Posted November 14, 2013 8:40 a.m. CST
Preparations are almost compete that will allow moving Union Pacific's latest addition to its heritage locomotive fleet – the Big Boy No. 4014 steam locomotive – from its former home at RailGiants Museum in Pomona, Calif., to the roundhouse in Cheyenne, Wyo.
Union Pacific reached an agreement in July with the Southern California Chapter - Railway & Locomotive Historical Society to transfer ownership of one of the world's largest steam locomotives back to Union Pacific. Since then, the UP Steam Team, headed by Ed Dickens, senior manager-Heritage Operations, spent the past few months working areas of the Big Boy that haven't been serviced in decades.
Before UP No. 4014 can hit the main line once again it first must cross the facility's parking lot. The plan calls for the UP Steam Team to install second-hand track panels, which will be "leap frogged" to connect to a staging area of the nearby Metro-Link rail line.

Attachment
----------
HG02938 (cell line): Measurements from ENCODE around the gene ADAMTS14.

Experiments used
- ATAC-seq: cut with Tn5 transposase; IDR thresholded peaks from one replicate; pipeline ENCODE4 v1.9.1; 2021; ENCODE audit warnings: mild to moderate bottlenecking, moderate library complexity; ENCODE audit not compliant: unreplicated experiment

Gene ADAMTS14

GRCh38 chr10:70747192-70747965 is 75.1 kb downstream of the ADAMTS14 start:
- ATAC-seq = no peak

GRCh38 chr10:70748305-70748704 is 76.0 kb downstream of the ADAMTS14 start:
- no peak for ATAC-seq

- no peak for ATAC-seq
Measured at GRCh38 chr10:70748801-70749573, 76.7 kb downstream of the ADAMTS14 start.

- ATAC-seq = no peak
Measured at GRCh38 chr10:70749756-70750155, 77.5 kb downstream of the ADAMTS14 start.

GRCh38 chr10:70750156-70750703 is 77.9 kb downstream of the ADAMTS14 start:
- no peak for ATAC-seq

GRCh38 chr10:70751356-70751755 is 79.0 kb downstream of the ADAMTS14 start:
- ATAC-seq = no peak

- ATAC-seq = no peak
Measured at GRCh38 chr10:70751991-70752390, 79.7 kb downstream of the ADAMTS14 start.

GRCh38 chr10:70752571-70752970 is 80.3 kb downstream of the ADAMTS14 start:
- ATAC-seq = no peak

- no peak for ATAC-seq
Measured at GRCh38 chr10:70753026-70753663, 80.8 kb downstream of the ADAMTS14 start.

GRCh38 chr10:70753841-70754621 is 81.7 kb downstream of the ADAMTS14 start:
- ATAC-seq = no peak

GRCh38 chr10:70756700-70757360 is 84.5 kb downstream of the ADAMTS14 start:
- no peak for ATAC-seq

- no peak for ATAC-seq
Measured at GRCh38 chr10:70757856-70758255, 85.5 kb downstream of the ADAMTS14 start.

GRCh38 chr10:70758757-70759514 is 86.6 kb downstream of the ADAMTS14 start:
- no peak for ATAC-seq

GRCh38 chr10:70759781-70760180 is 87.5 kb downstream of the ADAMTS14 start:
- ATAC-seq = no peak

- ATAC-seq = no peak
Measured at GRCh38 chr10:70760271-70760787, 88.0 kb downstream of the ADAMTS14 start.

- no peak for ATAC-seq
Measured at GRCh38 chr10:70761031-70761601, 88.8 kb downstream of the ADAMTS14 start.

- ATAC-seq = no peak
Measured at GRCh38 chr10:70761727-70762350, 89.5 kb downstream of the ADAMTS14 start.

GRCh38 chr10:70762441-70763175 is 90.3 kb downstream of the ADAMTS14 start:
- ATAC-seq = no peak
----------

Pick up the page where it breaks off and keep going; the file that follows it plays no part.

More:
"We saw-cut the pavement and excavated down 14 inches to install the initial track panel," Dickens said. The locomotive then had to be pulled up a gentle 1 percent grade that the Steam Team affectionately called "Sherman Hill." A CAT 988 wheel loader did the heavy lifting. Plywood was used beneath the track panels to level out the parking lot’s uneven surfaces.
Dickens said the tedious move across the parking lot will begin as soon as an NHRA racing event being held at the fairgrounds where the rail museum is located is complete, which could be as early as Nov. 14.
"The Steam Team couldn't have done this without help from all our numerous partners back at headquarters, Supply and General Superintendent Rodney Doerr, Andrew Gonzalez, Kyle Krzemien, Paul Rojas, Michael Canevit and the entire crew of the LA 90 maintenance of way supply facility," Dickens said.
The schedule to move the Big Boy across Metro-Link to its next destination – Colton, Calif. – Is currently under development with Metro-Link. Final travel preparations will be made in Colton, after which No. 4014 will be moved to Cheyenne. The restoration process is expected to take several years and will involve thousands of hours of work by a team of steam locomotive experts.
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